Open Competition 3 - Biotechnology
Multi-Drug, Portable Infusion System for the Treatment of Cancer and AIDS
Develop a highly portable multidrug infusion system that integrates the technology of microelectromechanical systems with a passively pressurized drug reservoir, thereby dramatically improving control of drug delivery, while operating on low power.
Sponsor: Integrated Sensing Systems, Inc.391 Airport Industrial Drive
Ypsilanti, MI 48198-7812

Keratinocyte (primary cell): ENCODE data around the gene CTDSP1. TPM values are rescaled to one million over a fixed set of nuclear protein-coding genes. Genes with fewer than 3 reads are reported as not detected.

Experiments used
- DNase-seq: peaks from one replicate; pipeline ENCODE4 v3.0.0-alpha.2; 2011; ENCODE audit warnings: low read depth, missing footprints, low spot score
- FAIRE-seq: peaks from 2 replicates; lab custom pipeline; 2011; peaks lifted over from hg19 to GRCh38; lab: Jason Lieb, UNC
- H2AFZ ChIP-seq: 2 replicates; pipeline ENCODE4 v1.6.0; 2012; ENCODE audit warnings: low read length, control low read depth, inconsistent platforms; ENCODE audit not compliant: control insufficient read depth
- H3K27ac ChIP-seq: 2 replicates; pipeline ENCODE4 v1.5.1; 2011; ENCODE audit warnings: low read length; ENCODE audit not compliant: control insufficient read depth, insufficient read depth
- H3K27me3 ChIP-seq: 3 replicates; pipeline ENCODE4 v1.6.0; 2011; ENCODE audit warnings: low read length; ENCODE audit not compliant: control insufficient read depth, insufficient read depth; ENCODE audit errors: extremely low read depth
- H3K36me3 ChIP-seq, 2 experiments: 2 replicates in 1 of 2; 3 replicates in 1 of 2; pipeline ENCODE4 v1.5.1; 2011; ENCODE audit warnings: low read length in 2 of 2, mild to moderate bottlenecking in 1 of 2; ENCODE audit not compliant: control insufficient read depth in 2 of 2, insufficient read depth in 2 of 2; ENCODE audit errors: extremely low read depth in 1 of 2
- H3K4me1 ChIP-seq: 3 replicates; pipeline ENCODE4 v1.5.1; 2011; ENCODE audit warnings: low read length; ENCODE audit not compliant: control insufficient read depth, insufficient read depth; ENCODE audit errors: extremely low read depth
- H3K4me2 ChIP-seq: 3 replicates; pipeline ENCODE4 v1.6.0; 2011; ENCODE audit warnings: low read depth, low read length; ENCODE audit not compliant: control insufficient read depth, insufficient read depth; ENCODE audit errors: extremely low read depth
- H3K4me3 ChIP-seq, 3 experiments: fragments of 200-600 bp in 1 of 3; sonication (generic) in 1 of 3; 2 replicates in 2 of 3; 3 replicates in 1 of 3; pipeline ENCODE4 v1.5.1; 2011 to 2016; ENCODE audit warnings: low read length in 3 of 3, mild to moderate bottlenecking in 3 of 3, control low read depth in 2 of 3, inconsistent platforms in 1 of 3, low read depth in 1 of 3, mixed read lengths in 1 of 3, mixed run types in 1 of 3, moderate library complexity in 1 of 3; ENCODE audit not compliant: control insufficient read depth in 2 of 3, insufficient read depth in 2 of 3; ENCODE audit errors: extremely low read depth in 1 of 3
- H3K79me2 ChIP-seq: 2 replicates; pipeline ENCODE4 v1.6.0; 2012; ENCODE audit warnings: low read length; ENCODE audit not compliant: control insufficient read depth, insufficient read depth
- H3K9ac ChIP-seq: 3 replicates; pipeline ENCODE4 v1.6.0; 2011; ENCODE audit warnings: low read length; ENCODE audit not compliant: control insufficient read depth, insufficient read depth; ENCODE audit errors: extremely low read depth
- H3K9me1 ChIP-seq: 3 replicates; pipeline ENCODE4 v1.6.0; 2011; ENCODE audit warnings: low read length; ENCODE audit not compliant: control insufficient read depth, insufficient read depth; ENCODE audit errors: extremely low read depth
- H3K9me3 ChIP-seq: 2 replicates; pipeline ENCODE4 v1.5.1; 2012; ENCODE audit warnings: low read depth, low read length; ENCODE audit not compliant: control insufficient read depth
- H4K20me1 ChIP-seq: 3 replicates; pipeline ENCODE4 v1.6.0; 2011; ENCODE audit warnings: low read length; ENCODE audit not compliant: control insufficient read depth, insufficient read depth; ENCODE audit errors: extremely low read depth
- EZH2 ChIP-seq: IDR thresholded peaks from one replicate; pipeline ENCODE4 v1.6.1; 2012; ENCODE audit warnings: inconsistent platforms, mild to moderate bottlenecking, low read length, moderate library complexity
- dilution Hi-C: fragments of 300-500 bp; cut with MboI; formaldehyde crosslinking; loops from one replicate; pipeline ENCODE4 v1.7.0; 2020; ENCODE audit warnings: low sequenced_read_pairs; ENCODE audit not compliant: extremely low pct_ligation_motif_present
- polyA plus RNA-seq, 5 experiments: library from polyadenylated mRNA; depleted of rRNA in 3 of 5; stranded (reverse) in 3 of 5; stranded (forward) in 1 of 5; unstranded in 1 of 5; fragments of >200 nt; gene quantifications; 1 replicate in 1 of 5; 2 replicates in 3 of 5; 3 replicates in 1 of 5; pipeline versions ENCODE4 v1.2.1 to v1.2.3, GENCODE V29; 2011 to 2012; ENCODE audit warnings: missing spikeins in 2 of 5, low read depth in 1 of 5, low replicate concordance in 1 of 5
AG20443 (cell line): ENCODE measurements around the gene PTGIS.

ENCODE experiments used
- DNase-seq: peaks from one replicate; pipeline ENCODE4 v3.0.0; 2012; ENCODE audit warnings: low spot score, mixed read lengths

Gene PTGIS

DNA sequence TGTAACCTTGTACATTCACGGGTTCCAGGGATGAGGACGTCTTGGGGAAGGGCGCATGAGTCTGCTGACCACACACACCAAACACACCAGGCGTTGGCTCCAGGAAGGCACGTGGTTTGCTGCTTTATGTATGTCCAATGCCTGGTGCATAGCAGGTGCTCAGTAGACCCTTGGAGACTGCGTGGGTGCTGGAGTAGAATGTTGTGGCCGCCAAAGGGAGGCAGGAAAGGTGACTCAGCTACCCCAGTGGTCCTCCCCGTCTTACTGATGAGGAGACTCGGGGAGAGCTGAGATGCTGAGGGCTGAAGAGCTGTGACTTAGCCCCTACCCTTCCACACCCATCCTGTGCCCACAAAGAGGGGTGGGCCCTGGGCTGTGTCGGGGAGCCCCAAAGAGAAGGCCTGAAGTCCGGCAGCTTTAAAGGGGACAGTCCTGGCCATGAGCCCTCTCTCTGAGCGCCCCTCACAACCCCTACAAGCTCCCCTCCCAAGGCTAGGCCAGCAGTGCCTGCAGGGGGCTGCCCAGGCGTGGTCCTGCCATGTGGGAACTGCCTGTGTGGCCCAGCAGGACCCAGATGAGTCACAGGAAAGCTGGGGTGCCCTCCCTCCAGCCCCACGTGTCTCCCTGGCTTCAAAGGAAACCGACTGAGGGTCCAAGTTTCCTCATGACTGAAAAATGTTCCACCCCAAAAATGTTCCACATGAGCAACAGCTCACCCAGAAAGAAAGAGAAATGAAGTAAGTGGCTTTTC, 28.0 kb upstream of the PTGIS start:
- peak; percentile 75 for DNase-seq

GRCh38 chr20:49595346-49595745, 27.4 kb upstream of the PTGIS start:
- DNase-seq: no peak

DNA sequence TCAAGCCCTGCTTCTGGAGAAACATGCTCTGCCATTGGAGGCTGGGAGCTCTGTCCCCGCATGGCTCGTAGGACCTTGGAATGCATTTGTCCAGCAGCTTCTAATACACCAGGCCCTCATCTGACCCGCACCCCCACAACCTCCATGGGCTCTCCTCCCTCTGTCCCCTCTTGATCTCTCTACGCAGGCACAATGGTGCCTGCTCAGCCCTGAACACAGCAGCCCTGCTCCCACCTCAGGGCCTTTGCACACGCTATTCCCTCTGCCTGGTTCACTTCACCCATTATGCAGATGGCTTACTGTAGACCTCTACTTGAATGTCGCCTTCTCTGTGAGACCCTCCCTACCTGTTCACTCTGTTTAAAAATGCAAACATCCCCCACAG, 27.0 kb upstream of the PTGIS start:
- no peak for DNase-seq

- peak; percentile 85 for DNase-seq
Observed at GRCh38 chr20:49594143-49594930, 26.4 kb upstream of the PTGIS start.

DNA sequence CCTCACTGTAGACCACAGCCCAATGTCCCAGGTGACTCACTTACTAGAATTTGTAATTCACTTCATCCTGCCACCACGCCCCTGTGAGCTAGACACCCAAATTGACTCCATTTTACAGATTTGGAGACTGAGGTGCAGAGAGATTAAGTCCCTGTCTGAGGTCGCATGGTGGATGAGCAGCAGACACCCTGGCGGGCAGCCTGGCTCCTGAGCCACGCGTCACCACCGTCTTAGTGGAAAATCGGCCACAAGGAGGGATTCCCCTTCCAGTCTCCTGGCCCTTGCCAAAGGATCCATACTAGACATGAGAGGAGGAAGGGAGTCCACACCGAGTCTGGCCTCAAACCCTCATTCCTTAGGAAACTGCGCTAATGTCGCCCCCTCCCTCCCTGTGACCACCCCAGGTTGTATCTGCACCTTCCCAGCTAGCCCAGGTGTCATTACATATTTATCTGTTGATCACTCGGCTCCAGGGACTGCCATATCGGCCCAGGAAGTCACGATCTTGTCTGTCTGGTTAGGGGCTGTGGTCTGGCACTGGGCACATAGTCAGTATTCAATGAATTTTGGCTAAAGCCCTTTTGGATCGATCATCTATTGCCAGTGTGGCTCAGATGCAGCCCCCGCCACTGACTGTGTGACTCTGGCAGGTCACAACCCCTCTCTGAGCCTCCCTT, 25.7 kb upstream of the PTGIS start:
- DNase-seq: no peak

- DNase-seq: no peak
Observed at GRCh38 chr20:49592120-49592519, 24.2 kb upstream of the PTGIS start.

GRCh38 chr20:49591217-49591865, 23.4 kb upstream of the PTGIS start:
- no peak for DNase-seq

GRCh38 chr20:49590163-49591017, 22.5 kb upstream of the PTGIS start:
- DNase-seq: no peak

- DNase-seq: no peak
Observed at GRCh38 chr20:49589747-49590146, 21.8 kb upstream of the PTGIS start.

Many diseases require multiple drugs to be administered with high accuracy. Cancer treated with chemotherapy and infectious diseases treated with drug "cocktails" are two examples of disease areas needing multiple drugs delivered in accord with a strict regimen. The need for multidrug infusion has been met inadequately by existing infusion pumps because of their size, weight, and power consumption. Integrated Sensing Systems (ISSYS) will develop a portable multidrug infusion system that couples the technology of microelectromechanical systems with a passively pressurized drug reservoir, improving control of drug delivery dramatically, and operating on low power. The system will simultaneously or sequentially deliver up to 12 drugs in units of nanoliters to microliters and allow improved medication therapies to be implemented by reprogramming the delivery controls. A Coriolis sensor will monitor the flow and the specific gravity of the drugs to ensure that the correct drugs have been loaded and that tubes are free of blockages and bubbles. This two-year project involves several subcontractors: The University of Michigan Medical Center (Ann Arbor, MI) and William Beaumont Hospital (Royal Oak, MI) will serve as consultants; S3 Engineering (Ann Arbor, MI) will machine system components; and the Lee Company (Westbrook, CT) will supply microvalves and valve manifolds. Technical risks include developing a chip-like Coriolis mass-flow sensor, an innovation in microelectromechanical systems, that is reliable, accurate, and inexpensive. Another risk is integrating into the system a small, low-power valve that does not interfere with the electronics of other components. ISSYS cannot afford to independently fund this project. Existing infusion pump manufacturers and venture-capital firms consider the technology too risky and return on capital too distant until a prototype is produced. ATP funding could accelerate product introduction by four to six years. By delivering drug regimens accurately and reliably, a successfully developed system should reduce hospital stays for drug treatments and prevent many deaths due to wrong doses and wrong medicines, saving several billion dollars annually. The system should greatly improve the treatment of cancer, AIDS, bacterial infection, chronic pain, hepatitis, and diabetes. Furthermore, the chronically ill should benefit from improved quality of life.